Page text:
As October gets underway, here are three asset classes I like (and two I don't) for the coming month.
First, let's check out what I like:
U.S. Small-Caps That Could Be M&A Targets
Some pundits say small-caps that currently pay high effective tax rates could benefit the most from President Trump's proposal to cut U.S. corporate tax rates to 20%.
However, the Russell 2000 is very overbought as I write this -- so things might have already gone too far. Therefore, you need to look beyond just small-caps in general and identify ones that are potential takeover targets.
Small-cap M&A activity should also help support the high-yield bond market despite what I expect will be rising U.S. interest rates. As a rule of thumb, added M&A activity tends to benefit high yield bonds while hurting investment-grade bonds.
European Financial Stocks
The Eurozone looks like it's strengthening, but a stronger euro -- the one potential drag on the European economy - shouldn't impact European financials as much.
After all, European financial institutions tend to do a better job than non-bank corporations when it comes to matching their income with their costs on a currency-by-currency basis.
And after years of weak performance, it's rational to expect European banks to "catch up" as the Eurozone economy stabilizes or even does well. Banks stand to benefit from this increased economic activity.
Add it all up and I see the potential for European financials to recapture their 2014 highs, if not more. Check out this chart of the iShares MSCI Europe Financials ETF (EUFN) to see what that could mean:
Bitcoin remains highly speculative -- but from a pure trading standpoint, I think it can rally from here in the near-term.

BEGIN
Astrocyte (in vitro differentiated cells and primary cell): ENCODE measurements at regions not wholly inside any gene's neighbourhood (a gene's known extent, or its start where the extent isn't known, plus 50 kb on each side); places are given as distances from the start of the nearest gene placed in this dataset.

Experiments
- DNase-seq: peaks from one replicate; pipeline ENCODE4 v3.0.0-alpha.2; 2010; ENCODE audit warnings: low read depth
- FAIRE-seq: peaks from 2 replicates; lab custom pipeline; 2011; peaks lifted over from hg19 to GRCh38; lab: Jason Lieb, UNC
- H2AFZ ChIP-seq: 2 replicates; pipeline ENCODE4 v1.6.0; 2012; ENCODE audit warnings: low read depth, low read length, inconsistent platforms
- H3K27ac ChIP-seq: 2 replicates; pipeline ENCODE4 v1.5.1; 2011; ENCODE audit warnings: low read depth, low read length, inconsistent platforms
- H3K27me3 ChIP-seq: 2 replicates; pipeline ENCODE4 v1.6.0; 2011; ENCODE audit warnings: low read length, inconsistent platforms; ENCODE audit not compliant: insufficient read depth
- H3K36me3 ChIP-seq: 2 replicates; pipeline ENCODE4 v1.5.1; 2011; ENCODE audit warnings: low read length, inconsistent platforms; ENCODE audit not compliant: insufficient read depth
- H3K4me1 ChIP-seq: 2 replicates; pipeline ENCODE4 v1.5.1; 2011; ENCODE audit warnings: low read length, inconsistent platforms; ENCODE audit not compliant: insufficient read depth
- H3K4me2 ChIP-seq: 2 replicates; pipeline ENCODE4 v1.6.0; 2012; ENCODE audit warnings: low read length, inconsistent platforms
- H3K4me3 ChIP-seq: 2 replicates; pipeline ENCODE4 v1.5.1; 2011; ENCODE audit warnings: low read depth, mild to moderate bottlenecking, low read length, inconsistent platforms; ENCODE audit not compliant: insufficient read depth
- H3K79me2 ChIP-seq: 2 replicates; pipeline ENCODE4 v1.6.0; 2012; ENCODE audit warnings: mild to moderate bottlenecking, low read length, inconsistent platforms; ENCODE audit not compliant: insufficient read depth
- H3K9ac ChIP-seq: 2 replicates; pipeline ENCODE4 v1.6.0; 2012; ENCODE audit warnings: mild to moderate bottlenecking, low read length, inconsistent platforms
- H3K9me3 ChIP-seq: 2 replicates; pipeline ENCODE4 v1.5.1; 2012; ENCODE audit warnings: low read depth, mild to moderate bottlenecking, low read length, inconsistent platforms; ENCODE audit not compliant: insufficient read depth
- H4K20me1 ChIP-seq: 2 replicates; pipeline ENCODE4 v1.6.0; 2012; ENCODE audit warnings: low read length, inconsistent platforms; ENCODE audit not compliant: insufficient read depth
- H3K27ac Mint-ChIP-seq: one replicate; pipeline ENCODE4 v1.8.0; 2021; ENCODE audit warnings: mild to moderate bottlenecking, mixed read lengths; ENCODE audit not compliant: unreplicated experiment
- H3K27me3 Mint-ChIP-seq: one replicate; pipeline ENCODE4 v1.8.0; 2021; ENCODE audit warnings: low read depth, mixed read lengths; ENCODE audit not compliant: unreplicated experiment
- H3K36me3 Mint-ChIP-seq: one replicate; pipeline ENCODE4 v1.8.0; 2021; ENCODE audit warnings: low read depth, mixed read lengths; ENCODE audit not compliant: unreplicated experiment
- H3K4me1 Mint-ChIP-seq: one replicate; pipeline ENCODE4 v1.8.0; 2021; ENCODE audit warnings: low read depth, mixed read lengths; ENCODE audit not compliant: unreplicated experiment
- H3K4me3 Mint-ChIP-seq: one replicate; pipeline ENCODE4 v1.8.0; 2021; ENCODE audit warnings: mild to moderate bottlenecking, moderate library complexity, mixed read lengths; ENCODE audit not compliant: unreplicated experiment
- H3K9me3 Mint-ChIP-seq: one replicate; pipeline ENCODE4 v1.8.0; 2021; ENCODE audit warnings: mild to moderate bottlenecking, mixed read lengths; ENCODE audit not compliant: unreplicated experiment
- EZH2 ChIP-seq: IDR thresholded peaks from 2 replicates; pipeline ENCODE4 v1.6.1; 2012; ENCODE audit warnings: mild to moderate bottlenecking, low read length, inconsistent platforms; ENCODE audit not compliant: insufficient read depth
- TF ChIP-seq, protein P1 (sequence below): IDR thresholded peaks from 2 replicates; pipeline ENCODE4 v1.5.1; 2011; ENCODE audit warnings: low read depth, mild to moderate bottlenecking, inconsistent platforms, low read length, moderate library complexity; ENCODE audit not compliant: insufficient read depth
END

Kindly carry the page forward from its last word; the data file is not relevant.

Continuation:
The bullish case for bitcoin is that the cryptocurrency survived the recent bearish case so well. Bitcoin initially sold off as big Wall Street players like Jamie Dimon of JPMorgan Chase (JPM) railed against it and the Chinese government attempted to shut bitcoin exchanges down, but the cryptocurrency has since rebounded.
Bitcoin behaved just like its true believers expected it to -- it withstood a challenge by an authority. Now, I view the true believers as a group that sees bitcoin as the answer to government intervention and/or oppression.
I don't share that view, but I have to give credit where credit is due -- bitcoin overcame these obstacles. That will likely encourage investors to convert more money to cryptocurrency.
However, I have two caveats to my "buy bitcoin" thesis (which is why I would only treat the cryptocurrency as a highly speculative, short-term trade):
- The cost to "mine" bitcoin is low relative to the cryptocurrency's market price, so all "miners" have an incentive to prop bitcoin prices up as much as possible (and with bitcoin, I think anything is possible).
- I believe we saw a concerted effort by either governments or central banks to push bitcoin prices down, and governments and central banks don't give up easily.
Here are two asset classes I dislike for October and beyond:
Sovereign Debt and Yield-Driven 'Safe' Investments